Its other great appeal is that it has always been rather elusive. You hear a lot about its wonderful reputation, but never actually see one: it’s like a ghost, talked about but never seen. When you have one built, the phantom becomes a reality.
On a final note, some of you may remember that old 1970’s Janis Joplin song: “Lord won’t you buy me a Mercedes Benz”. Change some of the lyrics round, maybe not as catchy… I guess you know where I am coming from.
Westley Richards .505 Gibbs rifle which left the factory last month.
Left. H. Holland .577 Snyder circa 1867. Right. Holland & Holland .360 No.5.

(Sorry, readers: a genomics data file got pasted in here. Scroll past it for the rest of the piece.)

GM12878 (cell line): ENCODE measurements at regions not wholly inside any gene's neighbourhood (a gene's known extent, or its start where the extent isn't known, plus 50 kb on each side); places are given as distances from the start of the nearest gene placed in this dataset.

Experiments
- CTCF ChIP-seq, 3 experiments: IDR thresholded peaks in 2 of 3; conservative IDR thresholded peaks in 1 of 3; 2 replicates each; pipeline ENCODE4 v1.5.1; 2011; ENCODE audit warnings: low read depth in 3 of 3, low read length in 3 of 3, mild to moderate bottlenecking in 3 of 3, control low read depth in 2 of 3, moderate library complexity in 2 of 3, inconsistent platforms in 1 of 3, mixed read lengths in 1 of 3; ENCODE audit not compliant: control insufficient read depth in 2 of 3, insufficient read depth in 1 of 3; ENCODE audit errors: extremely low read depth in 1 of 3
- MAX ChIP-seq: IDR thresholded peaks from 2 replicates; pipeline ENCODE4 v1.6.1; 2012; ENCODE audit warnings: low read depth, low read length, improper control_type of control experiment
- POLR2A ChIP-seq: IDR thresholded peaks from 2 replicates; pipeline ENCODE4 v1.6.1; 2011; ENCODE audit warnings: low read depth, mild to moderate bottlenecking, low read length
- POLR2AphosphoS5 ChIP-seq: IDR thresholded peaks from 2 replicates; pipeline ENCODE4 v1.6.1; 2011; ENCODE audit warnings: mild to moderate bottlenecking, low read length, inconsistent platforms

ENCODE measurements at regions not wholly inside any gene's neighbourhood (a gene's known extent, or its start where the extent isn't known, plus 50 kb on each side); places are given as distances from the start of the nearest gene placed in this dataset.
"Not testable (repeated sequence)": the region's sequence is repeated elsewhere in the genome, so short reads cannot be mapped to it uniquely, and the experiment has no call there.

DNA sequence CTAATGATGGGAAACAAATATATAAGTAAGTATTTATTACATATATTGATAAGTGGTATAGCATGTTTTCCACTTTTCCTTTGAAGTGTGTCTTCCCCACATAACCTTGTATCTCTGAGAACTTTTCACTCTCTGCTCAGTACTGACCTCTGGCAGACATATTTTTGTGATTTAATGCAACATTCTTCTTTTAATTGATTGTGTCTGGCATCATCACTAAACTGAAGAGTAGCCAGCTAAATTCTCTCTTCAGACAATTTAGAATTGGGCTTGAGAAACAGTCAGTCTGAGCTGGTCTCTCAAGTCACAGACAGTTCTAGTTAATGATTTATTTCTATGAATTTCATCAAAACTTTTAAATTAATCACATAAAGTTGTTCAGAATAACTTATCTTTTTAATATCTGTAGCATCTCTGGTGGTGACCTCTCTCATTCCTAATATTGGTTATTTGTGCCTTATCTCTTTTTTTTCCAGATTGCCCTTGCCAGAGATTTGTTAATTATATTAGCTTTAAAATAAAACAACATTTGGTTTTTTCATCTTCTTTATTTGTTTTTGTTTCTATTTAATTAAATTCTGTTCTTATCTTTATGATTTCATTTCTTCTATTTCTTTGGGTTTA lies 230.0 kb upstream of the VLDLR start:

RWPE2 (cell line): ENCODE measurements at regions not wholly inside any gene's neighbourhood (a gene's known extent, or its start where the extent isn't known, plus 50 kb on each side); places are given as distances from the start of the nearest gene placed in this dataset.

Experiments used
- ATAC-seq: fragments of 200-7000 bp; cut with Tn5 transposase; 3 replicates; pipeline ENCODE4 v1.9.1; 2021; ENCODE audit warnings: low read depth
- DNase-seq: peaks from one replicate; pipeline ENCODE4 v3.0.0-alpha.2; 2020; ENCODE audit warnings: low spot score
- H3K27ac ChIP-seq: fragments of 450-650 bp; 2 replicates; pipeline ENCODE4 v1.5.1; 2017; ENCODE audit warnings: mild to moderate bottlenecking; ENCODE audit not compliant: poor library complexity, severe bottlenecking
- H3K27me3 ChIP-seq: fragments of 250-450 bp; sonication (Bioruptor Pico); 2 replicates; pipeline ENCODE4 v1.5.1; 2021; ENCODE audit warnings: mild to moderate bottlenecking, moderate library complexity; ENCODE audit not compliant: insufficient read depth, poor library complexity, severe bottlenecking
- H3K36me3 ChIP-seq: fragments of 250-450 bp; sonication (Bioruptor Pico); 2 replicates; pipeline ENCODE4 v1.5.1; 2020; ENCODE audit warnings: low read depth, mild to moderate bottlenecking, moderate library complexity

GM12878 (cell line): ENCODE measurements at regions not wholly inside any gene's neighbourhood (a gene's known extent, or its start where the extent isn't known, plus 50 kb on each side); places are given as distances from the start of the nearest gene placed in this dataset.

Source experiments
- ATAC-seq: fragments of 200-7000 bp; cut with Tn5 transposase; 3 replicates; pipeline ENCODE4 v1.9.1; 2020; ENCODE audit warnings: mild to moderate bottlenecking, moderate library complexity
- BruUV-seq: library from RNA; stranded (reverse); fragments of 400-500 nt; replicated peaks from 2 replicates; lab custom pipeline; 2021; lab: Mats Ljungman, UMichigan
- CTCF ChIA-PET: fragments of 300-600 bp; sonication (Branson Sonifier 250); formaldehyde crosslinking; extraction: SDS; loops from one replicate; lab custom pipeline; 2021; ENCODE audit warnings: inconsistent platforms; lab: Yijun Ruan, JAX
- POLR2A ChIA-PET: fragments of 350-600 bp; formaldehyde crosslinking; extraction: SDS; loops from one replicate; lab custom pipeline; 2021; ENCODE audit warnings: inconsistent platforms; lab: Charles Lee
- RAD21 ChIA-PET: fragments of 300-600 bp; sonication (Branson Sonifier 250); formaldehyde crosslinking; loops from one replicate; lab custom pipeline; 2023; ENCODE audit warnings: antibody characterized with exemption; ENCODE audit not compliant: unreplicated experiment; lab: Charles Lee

One gun that has always seemed very interesting to me is the so-called Howdah pistol. The history is rich and it was originally created to serve as a last-ditch effort from attacking animals whilst on the hunt. The name of the gun originates from the use of the Howdah – or rather the carriage if you will – placed atop an elephant while hunting. These were quite popular for hunting in India especially during the late 19th and into the early 20th century. The need arose after, one must assume, a few hunters were plucked from their howdahs by angry tigers! The hunter needed a way to defend himself quickly and easily – much more so than a long barreled rifle could provide. H. A. Leveson is quoted in regards to the howdah pistol, “to be effective, the muzzle must be placed close to the tiger’s head, and care must be taken not to kill the mahout.” The mahout was the one who would lead or tend the elephant and was generally the first to be attacked by a tiger.